When a dog loses a two- or four-legged companion, they mourn and respond to the changes in their life. Dogs change their behavior when they are grieving, much like humans do: they can become depressed and listless. You may have a decreased appetite and refuse to gamble.
It is not uncommon for dogs to mourn the loss of a person they have bonded with who is no longer around. While they may not understand the full extent of human absence, dogs do understand the emotional feeling of missing someone who is no longer a part of their daily lives.
Some dogs can overcome their grief in as little as 2 months, while others may take 10 years or more. Some dogs even need medication or behavioral training to help manage symptoms of grief and depression. The most important thing is to love them no matter how long it takes.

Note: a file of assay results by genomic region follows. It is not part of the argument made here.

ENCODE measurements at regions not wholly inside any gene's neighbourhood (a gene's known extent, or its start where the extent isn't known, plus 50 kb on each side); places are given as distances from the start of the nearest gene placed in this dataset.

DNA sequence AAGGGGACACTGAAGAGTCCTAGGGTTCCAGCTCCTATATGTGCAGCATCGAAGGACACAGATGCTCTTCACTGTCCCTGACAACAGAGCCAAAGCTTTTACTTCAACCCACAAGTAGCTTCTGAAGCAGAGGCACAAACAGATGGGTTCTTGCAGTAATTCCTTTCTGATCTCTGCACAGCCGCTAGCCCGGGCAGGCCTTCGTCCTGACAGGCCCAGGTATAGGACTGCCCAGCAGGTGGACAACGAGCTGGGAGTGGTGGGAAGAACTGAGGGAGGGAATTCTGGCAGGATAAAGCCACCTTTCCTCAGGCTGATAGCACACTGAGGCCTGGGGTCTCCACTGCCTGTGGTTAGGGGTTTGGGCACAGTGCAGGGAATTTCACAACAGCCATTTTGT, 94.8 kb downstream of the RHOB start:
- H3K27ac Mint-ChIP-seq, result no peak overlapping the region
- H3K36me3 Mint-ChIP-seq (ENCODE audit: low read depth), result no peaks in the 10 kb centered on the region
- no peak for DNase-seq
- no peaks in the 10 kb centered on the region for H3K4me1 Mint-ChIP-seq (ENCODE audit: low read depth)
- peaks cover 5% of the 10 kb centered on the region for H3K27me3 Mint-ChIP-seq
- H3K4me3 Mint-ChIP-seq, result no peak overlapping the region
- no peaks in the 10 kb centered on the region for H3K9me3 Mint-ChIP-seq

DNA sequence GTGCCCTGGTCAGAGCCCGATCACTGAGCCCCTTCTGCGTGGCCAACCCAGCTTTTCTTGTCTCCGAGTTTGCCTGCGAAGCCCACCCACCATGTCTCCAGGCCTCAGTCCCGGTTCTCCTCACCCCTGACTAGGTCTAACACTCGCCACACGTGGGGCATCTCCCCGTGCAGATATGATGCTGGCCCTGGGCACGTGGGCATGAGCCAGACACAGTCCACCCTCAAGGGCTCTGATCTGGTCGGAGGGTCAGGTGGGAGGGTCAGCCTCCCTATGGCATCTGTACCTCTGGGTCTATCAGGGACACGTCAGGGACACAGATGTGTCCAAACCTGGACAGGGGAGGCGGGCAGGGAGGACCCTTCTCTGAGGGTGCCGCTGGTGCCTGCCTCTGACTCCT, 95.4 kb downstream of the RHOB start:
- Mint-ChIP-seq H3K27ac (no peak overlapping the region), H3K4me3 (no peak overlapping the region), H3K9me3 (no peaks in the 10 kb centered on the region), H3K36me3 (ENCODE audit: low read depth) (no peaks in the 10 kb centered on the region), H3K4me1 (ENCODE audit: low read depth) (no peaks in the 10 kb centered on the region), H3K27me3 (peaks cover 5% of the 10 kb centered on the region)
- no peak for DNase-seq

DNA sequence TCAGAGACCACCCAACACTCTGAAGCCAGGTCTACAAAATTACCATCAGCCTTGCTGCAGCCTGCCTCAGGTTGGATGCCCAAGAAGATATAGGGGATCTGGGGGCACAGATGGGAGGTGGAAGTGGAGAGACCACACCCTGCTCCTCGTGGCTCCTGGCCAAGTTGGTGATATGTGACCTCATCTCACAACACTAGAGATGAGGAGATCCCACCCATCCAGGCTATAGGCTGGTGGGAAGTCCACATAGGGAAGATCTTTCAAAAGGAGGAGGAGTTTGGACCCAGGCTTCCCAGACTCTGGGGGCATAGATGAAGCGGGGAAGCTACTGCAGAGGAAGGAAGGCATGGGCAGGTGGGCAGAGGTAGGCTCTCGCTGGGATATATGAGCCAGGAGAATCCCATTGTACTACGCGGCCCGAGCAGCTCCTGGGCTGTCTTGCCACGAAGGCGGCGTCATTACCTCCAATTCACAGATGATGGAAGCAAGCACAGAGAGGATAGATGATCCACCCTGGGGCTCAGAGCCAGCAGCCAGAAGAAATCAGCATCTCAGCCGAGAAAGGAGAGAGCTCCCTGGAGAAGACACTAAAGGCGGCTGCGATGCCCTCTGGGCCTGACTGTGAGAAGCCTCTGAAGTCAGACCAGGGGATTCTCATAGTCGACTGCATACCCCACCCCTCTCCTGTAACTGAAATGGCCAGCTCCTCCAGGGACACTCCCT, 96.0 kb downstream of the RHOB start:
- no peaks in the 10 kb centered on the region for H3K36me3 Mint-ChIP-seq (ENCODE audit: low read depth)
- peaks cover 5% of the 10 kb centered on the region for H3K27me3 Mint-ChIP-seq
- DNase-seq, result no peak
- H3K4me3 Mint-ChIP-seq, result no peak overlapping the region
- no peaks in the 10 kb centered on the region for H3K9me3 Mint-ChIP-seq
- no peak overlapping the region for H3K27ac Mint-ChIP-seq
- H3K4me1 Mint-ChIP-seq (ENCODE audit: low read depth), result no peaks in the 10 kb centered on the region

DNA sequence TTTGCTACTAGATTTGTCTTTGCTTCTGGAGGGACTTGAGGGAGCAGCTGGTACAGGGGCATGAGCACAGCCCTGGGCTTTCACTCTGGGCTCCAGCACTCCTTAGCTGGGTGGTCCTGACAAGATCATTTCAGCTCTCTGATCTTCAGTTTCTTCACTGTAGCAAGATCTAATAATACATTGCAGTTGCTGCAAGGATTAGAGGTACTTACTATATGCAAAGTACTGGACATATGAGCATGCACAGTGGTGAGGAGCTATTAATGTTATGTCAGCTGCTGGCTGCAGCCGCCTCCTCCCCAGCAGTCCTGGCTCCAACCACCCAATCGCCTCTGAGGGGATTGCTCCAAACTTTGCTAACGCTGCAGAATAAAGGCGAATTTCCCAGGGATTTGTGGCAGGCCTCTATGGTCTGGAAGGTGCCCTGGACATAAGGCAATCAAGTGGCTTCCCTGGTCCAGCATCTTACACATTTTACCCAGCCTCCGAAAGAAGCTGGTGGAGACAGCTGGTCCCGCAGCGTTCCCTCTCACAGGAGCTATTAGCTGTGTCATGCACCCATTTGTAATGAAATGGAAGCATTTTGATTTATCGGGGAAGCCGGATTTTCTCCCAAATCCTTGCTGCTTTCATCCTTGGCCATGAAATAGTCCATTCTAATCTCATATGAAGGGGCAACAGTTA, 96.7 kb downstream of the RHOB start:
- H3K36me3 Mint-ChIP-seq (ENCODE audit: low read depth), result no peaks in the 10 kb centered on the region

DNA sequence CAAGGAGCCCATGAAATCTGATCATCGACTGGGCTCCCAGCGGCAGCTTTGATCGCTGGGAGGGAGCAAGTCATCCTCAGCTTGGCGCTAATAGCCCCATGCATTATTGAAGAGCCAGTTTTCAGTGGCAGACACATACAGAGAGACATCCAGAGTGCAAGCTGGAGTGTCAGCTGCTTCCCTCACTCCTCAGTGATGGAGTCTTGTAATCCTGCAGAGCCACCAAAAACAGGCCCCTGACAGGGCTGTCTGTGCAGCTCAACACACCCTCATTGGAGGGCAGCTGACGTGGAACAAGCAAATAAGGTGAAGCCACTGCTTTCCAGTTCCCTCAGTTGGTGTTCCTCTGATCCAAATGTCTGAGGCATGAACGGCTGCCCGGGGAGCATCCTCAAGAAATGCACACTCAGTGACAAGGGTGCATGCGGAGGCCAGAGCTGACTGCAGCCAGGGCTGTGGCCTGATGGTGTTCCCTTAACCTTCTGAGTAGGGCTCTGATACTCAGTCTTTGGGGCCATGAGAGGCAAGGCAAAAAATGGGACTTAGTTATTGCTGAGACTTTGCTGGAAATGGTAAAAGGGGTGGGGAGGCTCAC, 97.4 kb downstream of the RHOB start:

Although it is not known how much dogs understand about death, it is clear that dogs can become extremely depressed after a companion dies. Just like people who have lost a loved one, many dogs lose their appetite, lose interest in their favorite activities, become lethargic, or sleep excessively.
In fact, dogs sense death, warn people of approaching death, and have even sniffed out the dead for centuries. In fact, some dogs are trained specifically as hospice dogs to sit and comfort the dying.
Dogs change their behavior when they are grieving, much like humans do: They may become depressed and listless. They may have a decreased appetite and refuse to play. You may be sleeping more than usual and moving more slowly and sulking around.
In the acute phase of death or immediately following a loss, it is common to cry uncontrollably and intensely. This is because our bodies are processing the shock of loss and working hard to reduce the overwhelming emotional experience we are going through.
According to Dr. Brian Hare, a canine cognition specialist, our dogs know we love them. Dogs and humans have the ability to form a special neural connection. This compound is the same human oxytocin binding pathway used by parents and babies.